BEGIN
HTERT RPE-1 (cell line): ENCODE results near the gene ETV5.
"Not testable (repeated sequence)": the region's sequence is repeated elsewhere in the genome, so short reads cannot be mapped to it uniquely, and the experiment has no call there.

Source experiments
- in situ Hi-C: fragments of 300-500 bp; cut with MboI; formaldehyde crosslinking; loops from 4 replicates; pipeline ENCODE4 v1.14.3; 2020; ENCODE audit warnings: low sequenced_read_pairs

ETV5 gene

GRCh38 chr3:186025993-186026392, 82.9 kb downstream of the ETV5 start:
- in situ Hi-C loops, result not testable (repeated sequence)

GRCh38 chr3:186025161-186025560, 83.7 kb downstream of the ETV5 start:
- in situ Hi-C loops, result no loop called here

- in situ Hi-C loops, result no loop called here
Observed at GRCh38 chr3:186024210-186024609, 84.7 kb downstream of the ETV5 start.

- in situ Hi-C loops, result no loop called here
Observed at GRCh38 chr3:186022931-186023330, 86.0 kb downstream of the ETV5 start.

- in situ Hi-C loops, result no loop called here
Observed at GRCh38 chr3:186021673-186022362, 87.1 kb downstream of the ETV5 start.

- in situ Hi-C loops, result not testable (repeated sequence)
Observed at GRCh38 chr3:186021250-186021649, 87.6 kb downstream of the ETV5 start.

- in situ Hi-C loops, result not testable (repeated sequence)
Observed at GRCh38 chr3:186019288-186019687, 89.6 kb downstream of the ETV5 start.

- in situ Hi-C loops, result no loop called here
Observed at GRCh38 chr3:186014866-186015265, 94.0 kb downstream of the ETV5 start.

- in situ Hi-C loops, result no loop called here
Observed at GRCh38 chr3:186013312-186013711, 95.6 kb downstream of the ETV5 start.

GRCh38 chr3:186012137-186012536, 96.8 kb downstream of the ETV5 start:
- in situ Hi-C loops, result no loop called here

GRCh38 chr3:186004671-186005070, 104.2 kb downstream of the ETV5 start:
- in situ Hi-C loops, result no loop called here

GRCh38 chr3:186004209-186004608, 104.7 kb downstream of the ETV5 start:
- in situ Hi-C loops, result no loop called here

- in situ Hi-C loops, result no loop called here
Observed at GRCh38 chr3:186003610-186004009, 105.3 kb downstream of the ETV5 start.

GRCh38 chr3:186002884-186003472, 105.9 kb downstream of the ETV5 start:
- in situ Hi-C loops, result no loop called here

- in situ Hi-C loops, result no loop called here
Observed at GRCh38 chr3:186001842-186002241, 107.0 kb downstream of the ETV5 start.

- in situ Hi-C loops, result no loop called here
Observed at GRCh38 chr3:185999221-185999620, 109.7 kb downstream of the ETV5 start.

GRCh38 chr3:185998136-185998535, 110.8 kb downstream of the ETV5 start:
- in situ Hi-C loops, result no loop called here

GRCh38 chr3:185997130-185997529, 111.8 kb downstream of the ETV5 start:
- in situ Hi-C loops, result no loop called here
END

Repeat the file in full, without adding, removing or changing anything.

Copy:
HTERT RPE-1 (cell line): ENCODE results near the gene ETV5.
"Not testable (repeated sequence)": the region's sequence is repeated elsewhere in the genome, so short reads cannot be mapped to it uniquely, and the experiment has no call there.

Source experiments
- in situ Hi-C: fragments of 300-500 bp; cut with MboI; formaldehyde crosslinking; loops from 4 replicates; pipeline ENCODE4 v1.14.3; 2020; ENCODE audit warnings: low sequenced_read_pairs

ETV5 gene

GRCh38 chr3:186025993-186026392, 82.9 kb downstream of the ETV5 start:
- in situ Hi-C loops, result not testable (repeated sequence)

GRCh38 chr3:186025161-186025560, 83.7 kb downstream of the ETV5 start:
- in situ Hi-C loops, result no loop called here

- in situ Hi-C loops, result no loop called here
Observed at GRCh38 chr3:186024210-186024609, 84.7 kb downstream of the ETV5 start.

- in situ Hi-C loops, result no loop called here
Observed at GRCh38 chr3:186022931-186023330, 86.0 kb downstream of the ETV5 start.

- in situ Hi-C loops, result no loop called here
Observed at GRCh38 chr3:186021673-186022362, 87.1 kb downstream of the ETV5 start.

- in situ Hi-C loops, result not testable (repeated sequence)
Observed at GRCh38 chr3:186021250-186021649, 87.6 kb downstream of the ETV5 start.

- in situ Hi-C loops, result not testable (repeated sequence)
Observed at GRCh38 chr3:186019288-186019687, 89.6 kb downstream of the ETV5 start.

- in situ Hi-C loops, result no loop called here
Observed at GRCh38 chr3:186014866-186015265, 94.0 kb downstream of the ETV5 start.

- in situ Hi-C loops, result no loop called here
Observed at GRCh38 chr3:186013312-186013711, 95.6 kb downstream of the ETV5 start.

GRCh38 chr3:186012137-186012536, 96.8 kb downstream of the ETV5 start:
- in situ Hi-C loops, result no loop called here

GRCh38 chr3:186004671-186005070, 104.2 kb downstream of the ETV5 start:
- in situ Hi-C loops, result no loop called here

GRCh38 chr3:186004209-186004608, 104.7 kb downstream of the ETV5 start:
- in situ Hi-C loops, result no loop called here

- in situ Hi-C loops, result no loop called here
Observed at GRCh38 chr3:186003610-186004009, 105.3 kb downstream of the ETV5 start.

GRCh38 chr3:186002884-186003472, 105.9 kb downstream of the ETV5 start:
- in situ Hi-C loops, result no loop called here

- in situ Hi-C loops, result no loop called here
Observed at GRCh38 chr3:186001842-186002241, 107.0 kb downstream of the ETV5 start.

- in situ Hi-C loops, result no loop called here
Observed at GRCh38 chr3:185999221-185999620, 109.7 kb downstream of the ETV5 start.

GRCh38 chr3:185998136-185998535, 110.8 kb downstream of the ETV5 start:
- in situ Hi-C loops, result no loop called here

GRCh38 chr3:185997130-185997529, 111.8 kb downstream of the ETV5 start:
- in situ Hi-C loops, result no loop called here